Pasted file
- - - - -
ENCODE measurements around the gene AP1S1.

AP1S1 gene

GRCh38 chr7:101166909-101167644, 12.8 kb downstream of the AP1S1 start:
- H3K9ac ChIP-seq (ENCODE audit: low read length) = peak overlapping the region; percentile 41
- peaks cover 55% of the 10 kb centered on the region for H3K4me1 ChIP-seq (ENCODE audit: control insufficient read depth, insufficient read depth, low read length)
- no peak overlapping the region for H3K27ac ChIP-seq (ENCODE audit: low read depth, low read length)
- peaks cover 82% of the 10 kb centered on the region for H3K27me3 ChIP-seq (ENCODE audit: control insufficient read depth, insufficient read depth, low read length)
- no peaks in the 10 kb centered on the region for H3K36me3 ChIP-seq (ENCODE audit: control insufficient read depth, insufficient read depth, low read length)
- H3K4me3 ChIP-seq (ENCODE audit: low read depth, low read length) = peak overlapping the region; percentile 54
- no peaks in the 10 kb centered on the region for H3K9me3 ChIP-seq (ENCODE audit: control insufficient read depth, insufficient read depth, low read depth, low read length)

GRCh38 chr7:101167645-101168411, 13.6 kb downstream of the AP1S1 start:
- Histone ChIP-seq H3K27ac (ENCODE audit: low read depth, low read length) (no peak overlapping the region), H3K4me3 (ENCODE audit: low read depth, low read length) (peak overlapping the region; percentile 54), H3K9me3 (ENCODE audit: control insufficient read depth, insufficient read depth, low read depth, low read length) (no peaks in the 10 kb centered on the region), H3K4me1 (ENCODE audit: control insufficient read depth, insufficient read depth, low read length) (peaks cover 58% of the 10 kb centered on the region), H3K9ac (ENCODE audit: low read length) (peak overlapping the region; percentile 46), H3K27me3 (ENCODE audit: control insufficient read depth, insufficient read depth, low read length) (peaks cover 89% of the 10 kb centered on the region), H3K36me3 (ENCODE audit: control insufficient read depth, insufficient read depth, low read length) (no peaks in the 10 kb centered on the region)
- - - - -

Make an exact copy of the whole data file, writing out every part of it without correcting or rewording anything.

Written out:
ENCODE measurements around the gene AP1S1.

AP1S1 gene

GRCh38 chr7:101166909-101167644, 12.8 kb downstream of the AP1S1 start:
- H3K9ac ChIP-seq (ENCODE audit: low read length) = peak overlapping the region; percentile 41
- peaks cover 55% of the 10 kb centered on the region for H3K4me1 ChIP-seq (ENCODE audit: control insufficient read depth, insufficient read depth, low read length)
- no peak overlapping the region for H3K27ac ChIP-seq (ENCODE audit: low read depth, low read length)
- peaks cover 82% of the 10 kb centered on the region for H3K27me3 ChIP-seq (ENCODE audit: control insufficient read depth, insufficient read depth, low read length)
- no peaks in the 10 kb centered on the region for H3K36me3 ChIP-seq (ENCODE audit: control insufficient read depth, insufficient read depth, low read length)
- H3K4me3 ChIP-seq (ENCODE audit: low read depth, low read length) = peak overlapping the region; percentile 54
- no peaks in the 10 kb centered on the region for H3K9me3 ChIP-seq (ENCODE audit: control insufficient read depth, insufficient read depth, low read depth, low read length)

GRCh38 chr7:101167645-101168411, 13.6 kb downstream of the AP1S1 start:
- Histone ChIP-seq H3K27ac (ENCODE audit: low read depth, low read length) (no peak overlapping the region), H3K4me3 (ENCODE audit: low read depth, low read length) (peak overlapping the region; percentile 54), H3K9me3 (ENCODE audit: control insufficient read depth, insufficient read depth, low read depth, low read length) (no peaks in the 10 kb centered on the region), H3K4me1 (ENCODE audit: control insufficient read depth, insufficient read depth, low read length) (peaks cover 58% of the 10 kb centered on the region), H3K9ac (ENCODE audit: low read length) (peak overlapping the region; percentile 46), H3K27me3 (ENCODE audit: control insufficient read depth, insufficient read depth, low read length) (peaks cover 89% of the 10 kb centered on the region), H3K36me3 (ENCODE audit: control insufficient read depth, insufficient read depth, low read length) (no peaks in the 10 kb centered on the region)